It’s been up to huge forces on the VectorForces in each car and performs really well. I’ve gone up to 40,000 on the X axis for the forces (just sit on the train in test mode and manually click on both red parts, then select both VectorForces and put in 1000 and see how it works. You can increase the X force to see how fast it’ll go, but when you get to about 40,000 it starts to move too fast and will derail. The -1000 in the Y value is there to help push it down onto the tracks as well.
The Part Density hasn’t been changed much, but there aren’t too many involved either.
Train Experiment.rbxl (39.8 KB)
What my code is supposed to do is make every wheel in the train model not collide with parts that aren’t wheels. Hopefully this example is more clear:
1. Click on the + icon on the train model
2. Click on Script
3. Group all the wheels into a model called "wheels" parented to the train model
4. Group all of the other parts into a model called "other_parts" parented to the train model
train = script.Parent -- This gets the model of the train
for each , wheel in ipairs(train.wheels:GetChildren()) do -- This gets all the wheels
for each , part in pairs(train.other_parts:GetChildren()) do -- This gets all of the other parts
local no_collision_constraint = Instance.new("NoCollisionConstraint")
no_collision_constraint.Part0 = wheel
no_collision_constraint.Part1 = part
no_collision_constraint.Parent = workspace
-- This script will go through all the wheels in the model and make it not collidable with everything else that's not a wheel.
It’s been almost two weeks so I’m sorry for dragging my way back into this thread but after trying everything within I still can’t get the model to work. I’m wondering if has something to do with an undo error I had during construction. At this point I’m just going to use the model for static display and take it as a lesson learned. Thanks everyone for all your help.
Did you even have a look at my Train Experiment model?
I use a single vertically hinged wheel that is just slightly narrower than the width between the rails. Instead of your tiny tiny sliders it actually spreads some resistance to the forces applied by the train across a wider area, and spins to counter any friction. I used 2 of these wheels per car, spaced close to the axles of the front and rear bogies.
Try reducing the amount of moving parts your train has (unions, animations), I usually see this happen when there are a large amount of moving parts on something
I cracked it! As it turns out apparently the physics engine has issues with large coupled wheelbases (essentially anything over 6 coupled wheels). By “splitting” the main rod and adding a hinge it seems to have completely stabilized the model. Will have to keep this in mind for future builds.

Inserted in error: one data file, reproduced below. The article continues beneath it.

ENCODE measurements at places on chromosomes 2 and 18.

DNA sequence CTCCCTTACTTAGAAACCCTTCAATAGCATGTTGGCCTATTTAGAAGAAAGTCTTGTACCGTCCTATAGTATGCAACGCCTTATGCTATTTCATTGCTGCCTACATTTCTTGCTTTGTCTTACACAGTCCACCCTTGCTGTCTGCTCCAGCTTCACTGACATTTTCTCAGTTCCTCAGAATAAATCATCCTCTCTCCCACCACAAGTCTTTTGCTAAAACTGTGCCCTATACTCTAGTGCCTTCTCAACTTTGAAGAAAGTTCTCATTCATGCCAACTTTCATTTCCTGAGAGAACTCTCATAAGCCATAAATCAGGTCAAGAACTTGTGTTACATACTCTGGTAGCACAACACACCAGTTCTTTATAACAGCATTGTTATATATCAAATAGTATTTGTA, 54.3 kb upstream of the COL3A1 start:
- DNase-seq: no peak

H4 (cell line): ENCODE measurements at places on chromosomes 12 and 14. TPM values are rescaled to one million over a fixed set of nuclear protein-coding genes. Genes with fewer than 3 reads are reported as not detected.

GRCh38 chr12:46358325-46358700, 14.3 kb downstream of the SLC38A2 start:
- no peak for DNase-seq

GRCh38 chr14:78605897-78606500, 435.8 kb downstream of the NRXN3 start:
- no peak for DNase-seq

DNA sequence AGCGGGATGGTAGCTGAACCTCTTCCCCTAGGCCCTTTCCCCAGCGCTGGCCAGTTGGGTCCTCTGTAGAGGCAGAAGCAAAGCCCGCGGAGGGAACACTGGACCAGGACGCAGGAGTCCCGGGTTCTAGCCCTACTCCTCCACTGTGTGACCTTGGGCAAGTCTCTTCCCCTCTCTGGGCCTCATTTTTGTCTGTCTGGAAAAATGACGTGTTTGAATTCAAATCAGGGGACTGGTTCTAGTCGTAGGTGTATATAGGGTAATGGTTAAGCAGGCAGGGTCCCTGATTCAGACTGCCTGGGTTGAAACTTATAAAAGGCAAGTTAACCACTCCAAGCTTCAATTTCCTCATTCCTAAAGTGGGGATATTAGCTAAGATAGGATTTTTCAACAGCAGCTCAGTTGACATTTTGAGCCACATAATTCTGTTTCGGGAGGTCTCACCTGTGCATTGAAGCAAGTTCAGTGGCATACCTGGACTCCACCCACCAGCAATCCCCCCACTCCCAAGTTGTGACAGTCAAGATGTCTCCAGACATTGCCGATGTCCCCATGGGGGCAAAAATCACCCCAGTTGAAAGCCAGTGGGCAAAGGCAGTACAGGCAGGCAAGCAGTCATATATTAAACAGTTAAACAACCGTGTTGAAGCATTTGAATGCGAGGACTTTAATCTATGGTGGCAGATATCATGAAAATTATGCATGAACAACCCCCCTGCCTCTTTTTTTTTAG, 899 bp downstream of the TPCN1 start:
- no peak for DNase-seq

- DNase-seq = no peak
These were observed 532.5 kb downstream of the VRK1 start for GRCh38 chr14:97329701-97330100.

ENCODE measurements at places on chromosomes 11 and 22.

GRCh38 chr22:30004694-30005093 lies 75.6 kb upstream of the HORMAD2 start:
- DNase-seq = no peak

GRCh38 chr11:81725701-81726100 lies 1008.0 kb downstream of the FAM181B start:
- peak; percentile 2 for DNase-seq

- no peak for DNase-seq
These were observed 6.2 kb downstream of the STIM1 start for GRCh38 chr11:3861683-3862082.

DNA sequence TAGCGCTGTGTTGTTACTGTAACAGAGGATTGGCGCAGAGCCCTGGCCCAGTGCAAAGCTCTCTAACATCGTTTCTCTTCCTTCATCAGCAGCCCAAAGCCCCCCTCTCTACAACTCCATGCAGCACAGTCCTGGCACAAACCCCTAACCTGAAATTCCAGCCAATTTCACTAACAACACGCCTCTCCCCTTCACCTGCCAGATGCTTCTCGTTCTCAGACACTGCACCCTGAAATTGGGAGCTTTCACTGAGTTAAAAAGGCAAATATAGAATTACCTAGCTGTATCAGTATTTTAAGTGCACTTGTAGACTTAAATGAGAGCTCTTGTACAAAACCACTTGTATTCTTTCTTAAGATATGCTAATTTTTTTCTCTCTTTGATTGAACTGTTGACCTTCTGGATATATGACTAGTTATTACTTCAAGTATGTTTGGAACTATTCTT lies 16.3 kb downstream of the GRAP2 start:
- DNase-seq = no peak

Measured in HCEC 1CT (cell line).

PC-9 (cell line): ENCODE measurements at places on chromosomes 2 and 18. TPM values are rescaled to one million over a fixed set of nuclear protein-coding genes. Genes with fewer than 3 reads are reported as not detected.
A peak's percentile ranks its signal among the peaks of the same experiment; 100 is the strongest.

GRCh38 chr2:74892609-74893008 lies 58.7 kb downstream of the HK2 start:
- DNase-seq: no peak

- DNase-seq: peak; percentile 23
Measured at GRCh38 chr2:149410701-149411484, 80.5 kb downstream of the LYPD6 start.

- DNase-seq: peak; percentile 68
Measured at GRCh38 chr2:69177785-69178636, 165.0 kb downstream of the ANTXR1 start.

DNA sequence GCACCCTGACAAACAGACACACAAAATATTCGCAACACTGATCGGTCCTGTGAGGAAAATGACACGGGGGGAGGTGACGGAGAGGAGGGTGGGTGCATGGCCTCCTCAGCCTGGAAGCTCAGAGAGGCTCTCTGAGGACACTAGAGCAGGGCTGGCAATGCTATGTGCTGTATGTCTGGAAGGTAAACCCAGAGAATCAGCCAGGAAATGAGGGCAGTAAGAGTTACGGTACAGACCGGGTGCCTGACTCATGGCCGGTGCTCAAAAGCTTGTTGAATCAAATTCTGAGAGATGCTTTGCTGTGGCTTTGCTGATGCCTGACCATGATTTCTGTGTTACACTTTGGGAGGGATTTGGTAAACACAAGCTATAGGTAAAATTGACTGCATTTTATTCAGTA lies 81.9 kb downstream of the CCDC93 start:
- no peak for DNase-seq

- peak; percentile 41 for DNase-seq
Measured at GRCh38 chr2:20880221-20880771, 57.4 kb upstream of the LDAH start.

@Scottifly I did try implementing your solution earlier in the thread and at the time it did not fix the problem. I did switch to much larger frictionless gliders on the final model. Your solution did help smooth out the way it handles in sharper curves but it was not the root cause. Your other suggestions were very helpful in planning for future builds as well.
Why this hinge implementation seems to work is beyond me, but I’m finally happy to have the thing operating. Many thanks to everyone in the thread who offered suggestions and help! While most of the postings here didn’t have the complete solution you guys contributed a few things that have also helped smooth out and improve the model so it’s a win-win situation.
Thank you all so very much!
I’ve also had issues with complex physics structures getting glitchy as well. I didn’t even think about it until I looked at your original images showing something like 25 hinges per side.
Also as @chefdeletat mentioned, making sure all the moving components have similar Density Properties has helped me when using complex items.
I just found out a solution yesterday to an issue I was having with my suspension vehicles. My wheel Hinges are linked by a twin A-arm type suspension and sometimes when you stopped a vehicle (or especially when you hit a wall) one or more of the wheels would suddenly start rotating at high speeds even though the AngularVelocity of the Hinge was at 0.
I have pretty high MotorMaxTorques in the wheels for hill climbing which may contribute to the glitch and I fixed it by setting the MotorMaxTorques to a much lower value when the VehicleSeat is reading a Throttle value of 0. When the Throttle is 1 or -1 I increase the MotorMaxTorques back to their origina values.
You should also mark your post above as the Solution in case anyone else is searching the forums for a similar problem.